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M/S Aditya Hotels (P) Ltd Vs. Bombay Swadeshi Stores Ltd. and Ors [2007] Insc 329 (26 March 2007)


(Arising out of SLP (C) No.7644 of 2006) Dr. ARIJIT PASAYAT, J.

Leave granted.

Challenge in this appeal is to the order passed by a learned Single Judge of the Bombay High Court dismissing the Writ Petition filed by the appellant holding that the order passed by the trial Court was a discretionary one. The trial Court by its order dated 9.9.2005 granted permission to the respondents to file written statement subject to payment of costs of Rs.2000/-. The said order was passed in Civil Suit No.59/2005 by the Small Cause Judge, Pune.

Background facts in a nutshell are as follows:

Appellant filed Civil Suit No.59 of 2005 in the Court of Small Cause Judge, Pune, inter-alia seeking vacant and peaceful possession of the suit premises. The suit was filed on 24.12.2004. The Small Cause Judge, Pune, issued summons to the respondents in the suit which were served on 22.3.2005. On 25.4.2005 counsel for the respondents filed vakalatnama and prayed for time to get information from his client and to file written statement, if any. On 20.6.2005 the matter was fixed for filing of the written statement. However, no written statement was filed. The Advocate requested for further time. The trial Court granted time to the respondents to file written statement at their own risk. Again, the matter was fixed for 14.7.2005. On that date also written statement was not filed. Again time was granted at the risk of the respondents. The written statement in fact was filed on 12.8.2005. Appellant sought for time to file the objections regarding the acceptability of the written statement which was filed after 142 days. By a cryptic order dated 9.9.2005 as noted above written statements were permitted to be filed and taken on record subject to payment of costs of Rs.2,000/-. The order of the trial Court was challenged before the High Court in a writ petition filed under Article 227 of the Constitution of India, 1950 (in short the 'Constitution'). The High Court summarily dismissed the writ petition on the ground that discretionary power has been exercised.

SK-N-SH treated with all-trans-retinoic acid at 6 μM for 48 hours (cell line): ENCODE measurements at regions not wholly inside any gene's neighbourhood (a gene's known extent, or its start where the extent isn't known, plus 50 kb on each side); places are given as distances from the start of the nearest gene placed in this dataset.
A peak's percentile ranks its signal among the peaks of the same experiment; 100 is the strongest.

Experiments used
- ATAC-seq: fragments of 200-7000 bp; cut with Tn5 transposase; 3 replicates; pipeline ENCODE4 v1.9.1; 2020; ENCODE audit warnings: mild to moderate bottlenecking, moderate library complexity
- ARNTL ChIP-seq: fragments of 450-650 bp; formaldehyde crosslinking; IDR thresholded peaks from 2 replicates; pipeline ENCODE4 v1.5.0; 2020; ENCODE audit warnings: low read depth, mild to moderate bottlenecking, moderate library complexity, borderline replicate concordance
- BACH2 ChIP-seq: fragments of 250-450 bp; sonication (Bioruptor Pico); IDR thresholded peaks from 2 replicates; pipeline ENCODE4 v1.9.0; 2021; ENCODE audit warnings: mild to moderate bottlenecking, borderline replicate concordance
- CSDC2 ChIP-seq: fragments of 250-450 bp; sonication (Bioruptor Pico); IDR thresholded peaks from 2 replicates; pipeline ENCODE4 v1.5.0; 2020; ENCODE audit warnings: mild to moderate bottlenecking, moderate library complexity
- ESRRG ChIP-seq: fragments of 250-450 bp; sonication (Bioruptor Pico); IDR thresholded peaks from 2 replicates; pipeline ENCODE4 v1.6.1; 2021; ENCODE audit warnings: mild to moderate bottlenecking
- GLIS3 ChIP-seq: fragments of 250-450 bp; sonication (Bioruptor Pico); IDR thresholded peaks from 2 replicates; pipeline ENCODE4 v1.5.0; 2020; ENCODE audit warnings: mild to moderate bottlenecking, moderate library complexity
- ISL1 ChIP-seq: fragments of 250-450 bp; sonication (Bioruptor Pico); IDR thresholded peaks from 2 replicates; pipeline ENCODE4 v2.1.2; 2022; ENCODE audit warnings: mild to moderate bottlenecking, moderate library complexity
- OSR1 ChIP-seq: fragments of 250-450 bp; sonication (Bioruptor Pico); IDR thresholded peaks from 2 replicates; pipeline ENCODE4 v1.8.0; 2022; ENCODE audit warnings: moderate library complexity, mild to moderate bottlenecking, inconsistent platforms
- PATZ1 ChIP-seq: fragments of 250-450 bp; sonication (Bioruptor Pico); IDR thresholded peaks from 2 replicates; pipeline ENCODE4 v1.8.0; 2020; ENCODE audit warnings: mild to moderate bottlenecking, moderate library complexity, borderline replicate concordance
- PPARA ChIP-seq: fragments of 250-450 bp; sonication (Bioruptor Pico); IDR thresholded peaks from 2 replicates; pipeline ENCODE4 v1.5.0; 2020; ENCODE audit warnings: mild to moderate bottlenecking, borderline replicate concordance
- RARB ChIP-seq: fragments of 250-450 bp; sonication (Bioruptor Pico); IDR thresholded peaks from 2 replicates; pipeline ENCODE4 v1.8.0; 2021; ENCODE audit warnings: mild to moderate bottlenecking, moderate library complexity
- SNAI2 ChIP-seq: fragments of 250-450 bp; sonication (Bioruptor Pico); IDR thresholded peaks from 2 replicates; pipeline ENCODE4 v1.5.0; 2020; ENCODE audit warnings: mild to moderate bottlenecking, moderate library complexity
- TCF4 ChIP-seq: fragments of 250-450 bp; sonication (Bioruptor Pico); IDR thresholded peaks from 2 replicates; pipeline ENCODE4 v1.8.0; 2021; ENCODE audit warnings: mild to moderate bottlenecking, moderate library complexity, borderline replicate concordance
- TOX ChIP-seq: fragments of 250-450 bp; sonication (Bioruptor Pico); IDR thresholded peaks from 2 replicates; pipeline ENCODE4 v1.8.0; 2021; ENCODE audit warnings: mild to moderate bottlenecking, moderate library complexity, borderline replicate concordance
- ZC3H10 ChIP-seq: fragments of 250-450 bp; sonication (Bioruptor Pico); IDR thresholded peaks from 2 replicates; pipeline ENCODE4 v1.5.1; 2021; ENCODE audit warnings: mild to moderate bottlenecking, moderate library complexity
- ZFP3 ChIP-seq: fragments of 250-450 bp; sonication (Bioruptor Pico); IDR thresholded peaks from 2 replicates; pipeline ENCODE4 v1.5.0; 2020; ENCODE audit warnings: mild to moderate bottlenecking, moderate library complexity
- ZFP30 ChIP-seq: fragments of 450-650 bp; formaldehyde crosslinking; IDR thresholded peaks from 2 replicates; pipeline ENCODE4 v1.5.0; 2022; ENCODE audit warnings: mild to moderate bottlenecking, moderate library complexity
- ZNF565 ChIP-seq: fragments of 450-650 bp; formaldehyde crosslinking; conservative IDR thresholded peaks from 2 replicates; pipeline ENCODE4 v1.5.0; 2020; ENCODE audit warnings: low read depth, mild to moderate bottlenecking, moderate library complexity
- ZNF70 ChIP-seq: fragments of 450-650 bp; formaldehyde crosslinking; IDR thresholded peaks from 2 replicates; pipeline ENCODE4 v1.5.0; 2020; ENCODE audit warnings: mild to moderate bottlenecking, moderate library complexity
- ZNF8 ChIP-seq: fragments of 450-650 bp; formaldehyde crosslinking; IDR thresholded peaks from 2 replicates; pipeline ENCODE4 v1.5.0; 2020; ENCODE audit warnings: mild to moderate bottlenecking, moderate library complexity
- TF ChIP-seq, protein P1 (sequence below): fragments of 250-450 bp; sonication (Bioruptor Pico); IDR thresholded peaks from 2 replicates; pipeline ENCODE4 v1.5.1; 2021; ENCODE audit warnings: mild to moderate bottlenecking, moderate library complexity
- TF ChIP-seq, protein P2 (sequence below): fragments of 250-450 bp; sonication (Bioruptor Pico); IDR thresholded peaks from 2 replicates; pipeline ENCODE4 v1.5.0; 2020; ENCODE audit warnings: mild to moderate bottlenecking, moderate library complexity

In support of the appeal, learned counsel for the appellant submitted that after amendment to Order VIII of the Code of Civil Procedure, 1908 (in short the 'Code') w.e.f. 1.7.2002, the defendant is granted 30 days time to present the written statement. The period is to be reckoned from the date of service of summons. However, the proviso to the said provision permits extension of time when the Court is satisfied about the existence of reasons to be recorded in writing. It is submitted that neither the trial Court nor the High Court indicated any reason justifying the extension of time.

Learned counsel for the respondents on the other hand submitted that the reason for excuse was shown for filing of the written statement. Though elaborate reasonings have not been indicated, the order being a discretionary one, no interference is called for.

The parameters for extending the time granted by Order VIII Rule 1 of the Code have been delineated by this Court in several cases. In Kailash v. Nanhku and Ors.

(2005 (4) SCC 480) it was noted as follows:

"42. Ordinarily, the time schedule prescribed by Order 8 Rule 1 has to be honoured. The defendant should be vigilant. No sooner the writ of summons is served on him he should take steps for drafting his defence and filing the written statement on the appointed date of hearing without waiting for the arrival of the date appointed in the summons for his appearance in the Court. The extension of time sought for by the defendant from the Court whether within 30 days or 90 days, as the case may be, should not be granted just as a matter of routine and merely for the asking, more so, when the period of 90 days has expired. The extension can be only by way of an exception and for reasons assigned by the defendant and also recorded in writing by the court to its satisfaction. It must be spelled out that a departure from the time schedule prescribed by Order 8 Rule 1 of the Code was being allowed to be made because the circumstances were exceptional, occasioned by reasons beyond the control of the defendant and such extension was required in the interest of justice, and grave injustice would be occasioned if the time was not extended.

44. The extension of time shall be only by way of exception and for reasons to be recorded in writing, howsoever brief they may be, by the court. In no case, shall the defendant be permitted to seek extension of time when the court is satisfied that it is a case of laxity or gross negligence on the part of the defendant or his counsel. The court may impose costs for dual purpose:

(i) to deter the defendant from seeking any extension of time just for the asking, and (ii) to compensate the plaintiff for the delay and inconvenience caused to him."

Since neither the trial Court nor the High Court have indicated any reason to justify the acceptance of the written statement after the expiry of the time fixed, we set aside the orders of the trial Court and that of the High Court. The matter is remitted to the trial Court to consider the matter afresh in the light of what has been stated in Kailash's case (supra). The appeal is allowed to the aforesaid extent with no order as to costs.


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